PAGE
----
The Front Line

Our communal blog featuring the latest in Civil War news, research, analysis, and events from a network of historians

Published 5/15/2012

John Mackie: The Man and the Memory

By: Laura June Davis Category: Iron Men Afloat

One rarely thinks of the United States Marine Corps and the Civil War in the same thought. Given their small size and limited service, this is not surprising. And yet hidden away in a rarely visited section of the Richmond National Battlefield Park?Drewry?s Bluff?sits an interpretative marker honoring Corporal John F. Mackie

Published 5/15/2012

The Battle of Drury's Bluff

By: Dave Kummer Category: Iron Men Afloat

The morning of May 15, 1862 set up to be another feather in the cap of the U.S. Navy following her victories at Port Royal, South Carolina (November, 1861) and the capture of New Orleans (April, 1862). Up until then, conventional naval wisdom held that heavily fortified shore batteries were superior to standard wooden vessels. However, recent Union naval victories over Confederate forts and the...

Published 5/14/2012

Vigil Strange I Kept on the Field One Night

By: Laura June Davis Category: From the Archives

The following Walt Whitman poem??Vigil Strange I Kept on the Field One Night??reminds us of the tangible, human costs of war. Whitman often found the wholesale anonymity of the war dead disturbing; therefore poems like "Virgil" were his way to ensure that the battlefield dead found individual recognition.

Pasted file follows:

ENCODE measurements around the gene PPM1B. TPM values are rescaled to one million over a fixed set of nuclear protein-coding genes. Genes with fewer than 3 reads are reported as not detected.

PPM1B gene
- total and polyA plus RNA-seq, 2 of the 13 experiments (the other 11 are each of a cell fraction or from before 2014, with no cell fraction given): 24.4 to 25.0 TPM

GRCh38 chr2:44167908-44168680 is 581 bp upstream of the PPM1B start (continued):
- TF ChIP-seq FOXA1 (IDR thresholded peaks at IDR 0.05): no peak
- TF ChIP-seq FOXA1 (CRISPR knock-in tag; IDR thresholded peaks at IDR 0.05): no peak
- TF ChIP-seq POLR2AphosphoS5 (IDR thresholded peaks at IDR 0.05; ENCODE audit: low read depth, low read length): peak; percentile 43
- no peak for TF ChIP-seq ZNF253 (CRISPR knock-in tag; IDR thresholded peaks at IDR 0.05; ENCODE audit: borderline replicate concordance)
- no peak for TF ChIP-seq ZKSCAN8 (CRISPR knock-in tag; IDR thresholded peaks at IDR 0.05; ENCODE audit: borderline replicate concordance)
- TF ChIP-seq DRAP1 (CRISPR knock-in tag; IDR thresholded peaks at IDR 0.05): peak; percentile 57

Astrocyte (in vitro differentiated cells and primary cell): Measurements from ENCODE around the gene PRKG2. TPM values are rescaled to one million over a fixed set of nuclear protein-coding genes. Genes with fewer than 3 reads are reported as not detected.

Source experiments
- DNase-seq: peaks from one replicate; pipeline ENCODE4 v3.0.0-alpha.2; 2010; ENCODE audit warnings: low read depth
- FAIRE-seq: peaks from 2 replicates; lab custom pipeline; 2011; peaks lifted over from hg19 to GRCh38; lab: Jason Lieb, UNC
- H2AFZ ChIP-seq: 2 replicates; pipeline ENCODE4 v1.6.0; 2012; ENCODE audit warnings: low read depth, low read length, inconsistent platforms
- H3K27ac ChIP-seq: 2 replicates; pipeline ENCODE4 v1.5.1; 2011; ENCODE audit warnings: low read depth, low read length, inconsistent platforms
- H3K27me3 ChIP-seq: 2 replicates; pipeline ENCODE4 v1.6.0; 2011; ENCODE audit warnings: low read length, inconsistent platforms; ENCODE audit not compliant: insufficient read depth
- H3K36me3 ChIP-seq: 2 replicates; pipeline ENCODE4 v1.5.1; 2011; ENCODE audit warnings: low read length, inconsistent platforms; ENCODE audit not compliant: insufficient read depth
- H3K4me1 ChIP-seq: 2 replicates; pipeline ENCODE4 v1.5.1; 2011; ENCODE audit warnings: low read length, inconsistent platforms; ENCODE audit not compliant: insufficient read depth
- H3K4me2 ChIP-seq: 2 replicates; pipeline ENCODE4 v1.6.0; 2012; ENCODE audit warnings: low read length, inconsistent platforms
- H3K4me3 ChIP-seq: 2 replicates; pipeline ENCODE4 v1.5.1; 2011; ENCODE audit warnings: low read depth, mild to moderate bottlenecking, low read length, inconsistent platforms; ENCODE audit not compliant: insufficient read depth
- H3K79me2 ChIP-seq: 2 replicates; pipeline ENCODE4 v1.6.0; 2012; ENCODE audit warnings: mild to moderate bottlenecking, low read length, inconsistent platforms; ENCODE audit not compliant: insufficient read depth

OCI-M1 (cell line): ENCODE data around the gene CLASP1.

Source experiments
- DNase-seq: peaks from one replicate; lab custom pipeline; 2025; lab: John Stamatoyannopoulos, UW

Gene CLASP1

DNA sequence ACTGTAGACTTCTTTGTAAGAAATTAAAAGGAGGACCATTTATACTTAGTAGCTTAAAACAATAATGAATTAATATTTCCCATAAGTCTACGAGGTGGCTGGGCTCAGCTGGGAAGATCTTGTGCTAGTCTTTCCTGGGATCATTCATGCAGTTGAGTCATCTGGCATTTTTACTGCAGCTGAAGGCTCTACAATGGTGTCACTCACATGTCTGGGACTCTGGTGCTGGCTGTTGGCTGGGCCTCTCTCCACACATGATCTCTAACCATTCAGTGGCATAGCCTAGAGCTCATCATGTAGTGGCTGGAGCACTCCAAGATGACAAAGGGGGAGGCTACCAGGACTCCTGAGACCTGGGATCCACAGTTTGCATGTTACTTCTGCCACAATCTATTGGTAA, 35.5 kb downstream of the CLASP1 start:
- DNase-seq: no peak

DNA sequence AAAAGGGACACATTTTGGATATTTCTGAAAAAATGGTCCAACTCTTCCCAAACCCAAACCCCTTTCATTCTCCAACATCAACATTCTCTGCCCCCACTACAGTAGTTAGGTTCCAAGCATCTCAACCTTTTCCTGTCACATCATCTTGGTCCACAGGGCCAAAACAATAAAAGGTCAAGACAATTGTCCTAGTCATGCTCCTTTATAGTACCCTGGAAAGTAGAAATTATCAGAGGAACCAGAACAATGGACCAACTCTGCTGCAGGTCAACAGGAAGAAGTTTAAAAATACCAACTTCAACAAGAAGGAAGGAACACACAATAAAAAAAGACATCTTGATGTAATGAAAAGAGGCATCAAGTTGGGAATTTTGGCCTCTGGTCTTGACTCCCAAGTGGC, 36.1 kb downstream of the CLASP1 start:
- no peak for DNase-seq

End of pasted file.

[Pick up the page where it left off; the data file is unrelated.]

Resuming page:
Published 5/11/2012

The "Light Guard"

By: Laura June Davis Category: Friday Funny

Today's Friday Funny is an 1861 Harper's Weekly cartoon. Entitled ?Costume Suggested for the Brave Stay-at-Home Light Guard," this sketch mockingly questions the masculinity of Union men who did not voluntarily enlist into military service.

Published 5/5/2012

...And They're Off..

By: Laura June Davis Category: From the Archives

In honor of the Kentucky Derby, we bring you this image of Civil War era horse racing courtesy of Frank Leslie.

Published 5/4/2012

The Blockade on the "Connecticut Plan"

By: Laura June Davis Category: Friday Funny

Good Morning! To celebrate the end of another long work week, we bring you a "Friday Funny." Today's Civil War era cartoon is an 1862 Currier & Ives sketch entitled, 'The Blockade on the "Connecticut Plan.'"

Published 5/1/2012

Revising, Refreshing, Evolving Battlefield Interpretation

By: Craig Swain Category: Analysis

Our understanding of the battlefields, and the war itself, is often shaped by the public interpretive resources found at the site of the action. Over the years, historians improve that interpretation, mostly for the better. The refinement often challenges us to reconsider what we know about the battle to reach a more precise understanding of events.

Published 4/30/2012

The Dying Confederate's Last Words

By: Laura June Davis Category: From the Archives

A poetic tribute to a dying Confederate from Maryland.

Published 4/27/2012

Bowling with Beauregard

By: Laura June Davis Category: Friday Funny

Good afternoon! Here's a little Friday Funny to celebrate the end of the work week.

Published 4/26/2012

Was Confederate Conscription an Instrument of Social Justice?

By: Andy Hall Category: Sesquicentennials

Should the Confederate Conscription Act of April 1862 be viewed as what we might today describe as an instrument of social justice? Some Confederates at the time thought so.